The video neglects to look at various groups, individuals, and organizations that were pivotal in the history of alumni engagement that happen to be black or were working at historically black colleges and universities. For example, where is James E. Stamps, who founded the United Negro College Fund's (UNCF) National Alumni Council in 1946, or Walter Washington who founded the National Pre-Alumni Council in 1958 to engage students? We see equivalent people and organizations to Stamp, Washington, and the UNCF throughout the montage, and the absence of their acknowledgement is palpable.
This lack of diversity and recognition of alumni engagement strategies outside of the white majority is very concerning. Even more disconcerting is that CASE, the field’s leading professional organization, committed this glaring oversight. However, I believe that this video is indicative of how most intuitions of higher education still view their engagement and solicitation work — through a white, wealthy, male, heterosexual donor lens.
There are myriad reasons that perpetuate the lack of diversity — and they need to change. Here are just two examples. First, development offices are very white. While no comprehensive census of the field has taken place, the Association for Fundraising Professionals, while looking at nonprofit fund-raisers more broadly, reported this summer that approximately 90 percent of its members identify as white. Similarly, Jeanne Bell and Marla Cornelius (2013) found that 88 percent of development directors were white. Second, most advancement professionals still employ strategies that are successful with the white majority and assume that they will work with other diverse groups. There are cultural differences that dictate different strategies.
Many colleges and universities have taken strides when it comes to diversity and inclusion within its alumni engagement and programming. We have seen the creation of official affinity groups and clubs for black, Latino, Asian, and LGBTQ and ally alumni at many institutions. Some colleges and universities are quicker to adopt this strategy than others. It is important to note, that at some institutions these affinity groups have existed "off-campus" and outside of the university’s alumni association for decades, often without administrators knowing or showing an interest in partnering.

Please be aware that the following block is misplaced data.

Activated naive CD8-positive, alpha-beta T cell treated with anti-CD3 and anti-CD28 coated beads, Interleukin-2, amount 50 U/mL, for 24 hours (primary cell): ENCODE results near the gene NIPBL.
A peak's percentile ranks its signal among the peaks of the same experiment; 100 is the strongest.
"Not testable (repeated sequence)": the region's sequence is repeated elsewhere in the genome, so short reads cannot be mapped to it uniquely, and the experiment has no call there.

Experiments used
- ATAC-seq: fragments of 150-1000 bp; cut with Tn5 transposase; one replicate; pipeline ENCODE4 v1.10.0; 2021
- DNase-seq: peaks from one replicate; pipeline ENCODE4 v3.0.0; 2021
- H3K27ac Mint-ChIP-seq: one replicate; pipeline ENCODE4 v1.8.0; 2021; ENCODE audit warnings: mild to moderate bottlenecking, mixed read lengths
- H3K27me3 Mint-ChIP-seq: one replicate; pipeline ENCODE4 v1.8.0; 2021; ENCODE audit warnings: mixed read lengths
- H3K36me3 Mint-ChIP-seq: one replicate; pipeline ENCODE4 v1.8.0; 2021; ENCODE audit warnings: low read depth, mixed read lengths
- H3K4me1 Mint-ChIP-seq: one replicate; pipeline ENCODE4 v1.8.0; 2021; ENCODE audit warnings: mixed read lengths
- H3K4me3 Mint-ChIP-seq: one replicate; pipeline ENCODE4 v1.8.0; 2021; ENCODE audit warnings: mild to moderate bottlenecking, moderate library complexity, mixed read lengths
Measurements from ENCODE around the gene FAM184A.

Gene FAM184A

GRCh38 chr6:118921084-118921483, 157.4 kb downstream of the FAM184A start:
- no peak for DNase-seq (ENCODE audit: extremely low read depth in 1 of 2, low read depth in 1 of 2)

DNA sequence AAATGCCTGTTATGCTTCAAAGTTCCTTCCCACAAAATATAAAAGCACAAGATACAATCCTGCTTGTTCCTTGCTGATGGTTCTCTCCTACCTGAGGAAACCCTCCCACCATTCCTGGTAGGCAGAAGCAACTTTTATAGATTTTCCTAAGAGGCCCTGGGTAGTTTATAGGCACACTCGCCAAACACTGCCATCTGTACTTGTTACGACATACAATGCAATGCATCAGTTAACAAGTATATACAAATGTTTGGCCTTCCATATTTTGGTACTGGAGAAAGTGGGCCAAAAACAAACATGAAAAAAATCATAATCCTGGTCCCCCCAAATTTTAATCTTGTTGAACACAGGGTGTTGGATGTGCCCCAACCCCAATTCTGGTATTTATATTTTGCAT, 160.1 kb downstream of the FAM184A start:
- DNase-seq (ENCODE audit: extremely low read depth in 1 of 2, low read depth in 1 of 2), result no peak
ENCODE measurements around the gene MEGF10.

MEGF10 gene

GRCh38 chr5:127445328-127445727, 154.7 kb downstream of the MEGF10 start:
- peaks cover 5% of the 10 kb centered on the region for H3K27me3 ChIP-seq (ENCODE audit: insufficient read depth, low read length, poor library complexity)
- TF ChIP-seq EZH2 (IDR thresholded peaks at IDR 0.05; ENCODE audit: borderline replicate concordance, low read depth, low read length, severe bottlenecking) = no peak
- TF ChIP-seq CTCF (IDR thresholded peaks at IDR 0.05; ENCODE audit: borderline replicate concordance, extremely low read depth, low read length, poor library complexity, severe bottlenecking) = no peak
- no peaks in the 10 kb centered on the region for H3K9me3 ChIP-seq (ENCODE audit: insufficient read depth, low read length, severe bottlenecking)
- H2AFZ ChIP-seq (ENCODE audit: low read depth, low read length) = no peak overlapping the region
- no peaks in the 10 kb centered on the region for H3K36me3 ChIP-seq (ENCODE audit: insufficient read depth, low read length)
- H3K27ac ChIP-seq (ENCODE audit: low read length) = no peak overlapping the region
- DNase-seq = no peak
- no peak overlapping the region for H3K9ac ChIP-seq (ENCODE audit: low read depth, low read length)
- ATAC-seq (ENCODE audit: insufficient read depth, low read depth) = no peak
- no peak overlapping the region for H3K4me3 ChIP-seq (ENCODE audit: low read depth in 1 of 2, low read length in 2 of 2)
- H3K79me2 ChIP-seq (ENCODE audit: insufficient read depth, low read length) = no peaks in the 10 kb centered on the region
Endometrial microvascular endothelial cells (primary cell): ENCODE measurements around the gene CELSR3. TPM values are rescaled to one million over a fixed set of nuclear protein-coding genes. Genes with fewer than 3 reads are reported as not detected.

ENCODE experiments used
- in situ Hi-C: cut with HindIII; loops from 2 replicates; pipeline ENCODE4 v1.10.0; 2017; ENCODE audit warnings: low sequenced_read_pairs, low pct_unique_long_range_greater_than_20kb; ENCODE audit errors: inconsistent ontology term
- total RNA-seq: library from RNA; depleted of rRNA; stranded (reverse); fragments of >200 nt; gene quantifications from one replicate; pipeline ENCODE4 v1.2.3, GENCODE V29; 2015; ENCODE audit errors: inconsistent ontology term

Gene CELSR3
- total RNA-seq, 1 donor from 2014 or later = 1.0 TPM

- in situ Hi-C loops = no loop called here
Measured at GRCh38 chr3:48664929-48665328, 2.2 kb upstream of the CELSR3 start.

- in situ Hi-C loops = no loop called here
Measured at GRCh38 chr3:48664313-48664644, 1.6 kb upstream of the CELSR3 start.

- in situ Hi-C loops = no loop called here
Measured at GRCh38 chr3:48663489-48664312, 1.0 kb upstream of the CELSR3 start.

Affinity groups do help engage alumni who might have negative views or past experiences with their alma mater. For example, in my research with Jason C. Garvey on LGBTQ philanthropy, we found that alumni who were members of their alma mater’s LGBTQ affinity group mentioned that because of the group’s existence and attending their events, they felt reconnected to their alma mater. This feeling of reconnection was cited as increasing their interest in donating to their university. Marybeth Gasman and Nelson Bowman (2013) similarly found this when researching alumni of color.
While the move to create affinity groups and clubs is important, an institution’s alumni engagement is falling short if that is the only tactic employed in its diversity and inclusion strategy. There are a number of strategies that institutions should implement to make their engagement and fund-raising more inclusive:
Colleges and universities should acknowledge their past mistakes. We know that all college campuses have their histories, many of which might include segregation, quota systems, and less than welcoming campus environments. The lack of an affirming campus climate (or even the perception as such) is a reason that some alumni choose not to give — or to give less generously — to their alma mater. When engaging alumni of color, LGBTQ alumni, or others who might have endured a difficult campus climate, it is important to acknowledge the past and indicate how the campus has changed since the alumnus or alumna was a student. Traditions are important in fund-raising for colleges and universities. However, alumni offices should think about how some traditions, like large social events and perhaps fraternities and sororities, might have been sources of exclusion for some alumni. Therefore, their uses and imagery should be used with caution when engaging alumni.
Institutions need to truly engage their donor’s whole self in their solicitations. Advancement officers often speak about the importance of donor-centric fund-raising strategies, where the donor’s interests and experiences are used to align the donor’s philanthropic goals with the institution's fund-raising priorities. However, the vast majority of colleges and universities have an unwillingness to collect or record LGBTQ demographic data, even when offered by the alumnus or alumna — thereby raising questions about those institutions’ commitment to donor-centric fund-raising. The institutions often mentioned a lack of comfort in collecting this information — even when the question is voluntary, as all demographic (gender and race/ethnicity) typically are. However, in my and Jason C. Garvey’s work on LGBTQ alumni giving, it is important to note that the vast majority of lesbian and gay alumni that we interviewed said that they were willing to share their sexual orientation with their alma mater and wanted the institutions to update them about LGBTQ issues on campus and/or hear about alumni events that connected LGBTQ alumni.